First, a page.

Friday, January 11, 2013

Keeping resolutions


It is nearly the middle of the month and I haven’t even made any New Year’s resolutions. The breaking of them is so common that even the jokes are tiresome. However, my lack of resolutions is not a reflection of a “why bother” attitude but of my theology. I firmly believe that apart from Christ, I can do nothing.

I also believe that in Christ, I can do all things, which makes the keeping of resolutions possible — only if what I resolve to do is the will of God. This means being careful about what I plan and what I ask for. God takes His will seriously, but any resolutions I make outside of that are doomed — in spite of my best efforts and repeated prayers for His help.

Finding the will of God might seem perplexing, but it is not difficult; read the Bible. The difficulty with it is obedience to what I find in that Book. For instance, one ‘resolution’ could be: have a more grateful attitude…
Give thanks in all circumstances; for this is the will of God in Christ Jesus for you. (1 Thessalonians 5:18)
After pondering this particular ‘will of God’ for the past few days, and after reading a book on gratitude, I’ve come to the conclusion that this is easy when all things go well, but impossible if they don’t. While God is not asking me to be thankful for all circumstances, His will is that I am thankful during trials, pain and adversities. How can I develop a response of obedience to this?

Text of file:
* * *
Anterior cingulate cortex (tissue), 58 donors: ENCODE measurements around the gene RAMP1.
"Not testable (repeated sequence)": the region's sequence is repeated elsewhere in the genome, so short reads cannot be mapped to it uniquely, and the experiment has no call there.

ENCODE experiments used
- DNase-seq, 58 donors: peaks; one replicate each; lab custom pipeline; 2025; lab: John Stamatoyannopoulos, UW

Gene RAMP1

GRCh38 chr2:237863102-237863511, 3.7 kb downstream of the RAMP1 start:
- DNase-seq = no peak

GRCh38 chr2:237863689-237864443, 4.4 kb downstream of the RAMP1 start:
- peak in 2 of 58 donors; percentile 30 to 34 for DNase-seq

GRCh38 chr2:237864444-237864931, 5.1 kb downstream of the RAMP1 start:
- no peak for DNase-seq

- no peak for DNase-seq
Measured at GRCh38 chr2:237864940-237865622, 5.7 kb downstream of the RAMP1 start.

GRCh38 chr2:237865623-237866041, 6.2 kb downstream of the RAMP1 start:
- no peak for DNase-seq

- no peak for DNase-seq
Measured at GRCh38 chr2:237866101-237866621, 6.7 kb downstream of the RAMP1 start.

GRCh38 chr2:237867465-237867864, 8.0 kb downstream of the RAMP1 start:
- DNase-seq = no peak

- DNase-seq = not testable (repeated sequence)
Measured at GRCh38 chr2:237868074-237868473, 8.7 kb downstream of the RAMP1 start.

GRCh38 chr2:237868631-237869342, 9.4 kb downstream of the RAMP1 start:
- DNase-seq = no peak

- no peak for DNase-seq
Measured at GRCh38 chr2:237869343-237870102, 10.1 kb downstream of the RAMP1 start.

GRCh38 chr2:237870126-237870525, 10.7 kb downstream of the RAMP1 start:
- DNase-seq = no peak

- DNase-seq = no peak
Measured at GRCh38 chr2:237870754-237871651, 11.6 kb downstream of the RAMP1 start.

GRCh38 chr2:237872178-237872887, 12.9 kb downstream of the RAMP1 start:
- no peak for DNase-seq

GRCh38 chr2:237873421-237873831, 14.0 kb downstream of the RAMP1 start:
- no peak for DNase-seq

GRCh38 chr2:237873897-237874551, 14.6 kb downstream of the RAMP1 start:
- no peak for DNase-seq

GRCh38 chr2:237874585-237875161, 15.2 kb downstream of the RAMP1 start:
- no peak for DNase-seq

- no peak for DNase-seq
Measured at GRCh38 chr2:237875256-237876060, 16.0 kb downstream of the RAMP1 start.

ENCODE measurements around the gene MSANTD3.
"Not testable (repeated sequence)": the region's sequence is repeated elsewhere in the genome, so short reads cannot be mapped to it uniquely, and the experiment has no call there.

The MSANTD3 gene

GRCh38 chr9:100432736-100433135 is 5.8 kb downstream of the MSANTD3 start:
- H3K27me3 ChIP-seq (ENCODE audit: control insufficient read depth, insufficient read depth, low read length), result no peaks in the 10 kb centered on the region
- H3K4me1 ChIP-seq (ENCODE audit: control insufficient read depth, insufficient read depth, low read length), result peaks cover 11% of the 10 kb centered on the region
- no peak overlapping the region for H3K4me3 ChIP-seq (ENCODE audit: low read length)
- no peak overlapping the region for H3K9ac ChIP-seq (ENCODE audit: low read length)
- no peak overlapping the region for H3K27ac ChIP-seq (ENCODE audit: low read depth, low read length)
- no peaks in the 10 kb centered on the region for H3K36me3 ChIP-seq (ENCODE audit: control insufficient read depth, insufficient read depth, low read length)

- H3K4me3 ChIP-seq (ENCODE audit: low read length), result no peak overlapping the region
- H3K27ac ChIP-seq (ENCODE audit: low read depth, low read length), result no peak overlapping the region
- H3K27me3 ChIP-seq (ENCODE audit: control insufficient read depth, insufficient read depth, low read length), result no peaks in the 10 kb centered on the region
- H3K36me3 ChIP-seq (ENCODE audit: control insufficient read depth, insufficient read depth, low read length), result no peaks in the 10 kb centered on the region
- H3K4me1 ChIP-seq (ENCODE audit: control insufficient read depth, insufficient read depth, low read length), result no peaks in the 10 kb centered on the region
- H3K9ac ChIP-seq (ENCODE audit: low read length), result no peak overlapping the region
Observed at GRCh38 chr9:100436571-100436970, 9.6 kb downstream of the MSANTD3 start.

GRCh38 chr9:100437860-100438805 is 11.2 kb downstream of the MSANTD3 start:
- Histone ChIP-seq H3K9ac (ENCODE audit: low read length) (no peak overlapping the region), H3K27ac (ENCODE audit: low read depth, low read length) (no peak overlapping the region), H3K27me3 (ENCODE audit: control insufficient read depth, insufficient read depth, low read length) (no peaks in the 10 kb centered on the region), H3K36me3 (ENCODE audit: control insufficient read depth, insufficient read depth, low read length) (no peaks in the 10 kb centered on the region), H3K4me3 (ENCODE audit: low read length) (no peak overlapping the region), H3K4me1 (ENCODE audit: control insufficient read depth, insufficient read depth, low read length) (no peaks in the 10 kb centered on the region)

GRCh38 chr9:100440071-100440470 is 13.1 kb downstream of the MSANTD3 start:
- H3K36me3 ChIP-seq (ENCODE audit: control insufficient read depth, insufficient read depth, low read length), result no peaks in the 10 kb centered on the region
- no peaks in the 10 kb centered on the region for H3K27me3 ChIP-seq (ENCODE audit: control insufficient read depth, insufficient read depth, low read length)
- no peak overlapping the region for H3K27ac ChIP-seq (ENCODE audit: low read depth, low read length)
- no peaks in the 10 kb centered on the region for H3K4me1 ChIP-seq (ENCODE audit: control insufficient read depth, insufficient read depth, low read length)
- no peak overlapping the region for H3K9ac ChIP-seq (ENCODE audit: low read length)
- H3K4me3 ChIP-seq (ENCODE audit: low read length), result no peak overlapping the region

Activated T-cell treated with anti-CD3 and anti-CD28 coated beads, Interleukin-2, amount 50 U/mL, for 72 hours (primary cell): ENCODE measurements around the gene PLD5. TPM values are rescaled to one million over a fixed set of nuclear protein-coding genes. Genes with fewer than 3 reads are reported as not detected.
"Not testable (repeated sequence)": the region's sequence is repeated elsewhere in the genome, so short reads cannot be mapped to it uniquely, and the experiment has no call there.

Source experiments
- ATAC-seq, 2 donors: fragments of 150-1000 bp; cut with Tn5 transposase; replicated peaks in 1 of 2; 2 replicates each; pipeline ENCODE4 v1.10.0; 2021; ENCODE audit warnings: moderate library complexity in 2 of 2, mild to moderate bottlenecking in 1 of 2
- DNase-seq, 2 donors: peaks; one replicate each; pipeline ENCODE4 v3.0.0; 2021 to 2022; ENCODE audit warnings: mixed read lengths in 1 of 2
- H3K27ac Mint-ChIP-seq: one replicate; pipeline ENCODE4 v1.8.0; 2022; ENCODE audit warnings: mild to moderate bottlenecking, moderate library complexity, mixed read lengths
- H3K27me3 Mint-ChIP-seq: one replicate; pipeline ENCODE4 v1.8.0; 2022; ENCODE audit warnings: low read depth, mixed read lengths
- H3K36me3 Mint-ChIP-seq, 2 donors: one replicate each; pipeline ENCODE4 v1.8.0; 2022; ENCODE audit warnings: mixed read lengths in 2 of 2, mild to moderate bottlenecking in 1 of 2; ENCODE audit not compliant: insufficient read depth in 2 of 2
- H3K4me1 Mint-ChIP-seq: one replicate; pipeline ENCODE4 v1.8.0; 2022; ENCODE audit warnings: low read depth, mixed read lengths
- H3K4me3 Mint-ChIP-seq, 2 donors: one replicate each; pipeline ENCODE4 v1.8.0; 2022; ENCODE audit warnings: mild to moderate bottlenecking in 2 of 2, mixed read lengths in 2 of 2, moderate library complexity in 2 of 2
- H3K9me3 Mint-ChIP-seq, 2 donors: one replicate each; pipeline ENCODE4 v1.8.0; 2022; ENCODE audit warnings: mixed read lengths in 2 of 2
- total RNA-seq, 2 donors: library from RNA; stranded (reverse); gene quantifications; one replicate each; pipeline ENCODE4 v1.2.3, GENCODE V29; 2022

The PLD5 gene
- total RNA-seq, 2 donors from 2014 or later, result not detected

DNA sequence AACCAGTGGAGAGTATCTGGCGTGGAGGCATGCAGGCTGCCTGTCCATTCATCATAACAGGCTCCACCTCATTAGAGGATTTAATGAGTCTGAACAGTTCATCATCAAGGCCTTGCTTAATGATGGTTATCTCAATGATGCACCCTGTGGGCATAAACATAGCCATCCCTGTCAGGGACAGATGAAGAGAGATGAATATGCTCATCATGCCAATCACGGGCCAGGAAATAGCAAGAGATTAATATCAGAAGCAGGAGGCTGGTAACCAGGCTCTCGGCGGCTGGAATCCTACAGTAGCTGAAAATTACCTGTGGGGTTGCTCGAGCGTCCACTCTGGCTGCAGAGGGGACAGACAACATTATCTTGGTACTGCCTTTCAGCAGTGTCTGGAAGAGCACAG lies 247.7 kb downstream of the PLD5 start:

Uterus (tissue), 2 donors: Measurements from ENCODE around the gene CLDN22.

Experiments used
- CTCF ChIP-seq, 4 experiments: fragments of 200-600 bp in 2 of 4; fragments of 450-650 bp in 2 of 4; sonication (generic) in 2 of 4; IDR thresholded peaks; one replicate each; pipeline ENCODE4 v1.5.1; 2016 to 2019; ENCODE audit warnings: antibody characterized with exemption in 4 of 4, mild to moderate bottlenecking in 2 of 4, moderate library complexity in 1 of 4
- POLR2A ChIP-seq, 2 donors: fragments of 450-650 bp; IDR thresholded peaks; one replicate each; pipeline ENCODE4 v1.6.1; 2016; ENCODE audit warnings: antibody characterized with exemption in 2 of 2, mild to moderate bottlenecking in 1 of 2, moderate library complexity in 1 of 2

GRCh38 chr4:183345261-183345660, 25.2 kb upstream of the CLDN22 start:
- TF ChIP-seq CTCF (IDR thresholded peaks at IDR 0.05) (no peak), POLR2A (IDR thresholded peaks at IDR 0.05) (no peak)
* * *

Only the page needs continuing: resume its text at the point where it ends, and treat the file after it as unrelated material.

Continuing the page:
Today’s devotional reading begins with a question: How may the habit of thankfulness be formed and maintained? He says to just begin, even with the good stuff, then keep on searching for material for gratitude and continuing to be thankful hour by hour, day by day, thus forming the habit. 

He adds that this requires self-control and reminds readers that a musician or an athlete will practice constantly. Why can’t Christians? “They do it to get a crown that will not last; but we do it to get a crown that will last forever” (1 Corinthians 9:25). Why then would I shrink from effort to build a habit that is the will of God for me? I do it because my sinful nature would rather gripe and complain.

It seems something else needs to be said about gratitude and other resolutions to obey God’s will. Doing any of it requires being filled with the Holy Spirit. Apart from Christ, we are in the flesh and eventually the flesh will do what the flesh does — resist the will of God.

Actually, the faculty of self-control (needed to obey and build habits) is a fruit of the Holy Spirit. Even though gratitude is not listed as spiritual fruit, the power needed to make it happen is on this list…
But the fruit of the Spirit is love, joy, peace, patience, kindness, goodness, faithfulness, gentleness, self-control; against such things there is no law. (Galatians 5:22–23)
As I make effort to be more thankful, I notice that being filled with the Spirit goes along with it. As the old question about the chicken or the egg, I don’t know what comes first, but suspect it is being Spirit-filled. My reasoning is that giving thanks is sometimes easy, sometimes not so easy, but when I am filled with the Spirit, it is simply automatic. This means I should concentrate on being filled with the Spirit rather than struggling to do anything else God wants me to do.

How to be filled with the Spirit could take pages, but the quick version is this: confess known sin and ask God to do fill me. Focus on obedience to His Word. When obedience fails, repeat steps one and two. As this cycle is repeated, from the heart gratitude begins to flow.

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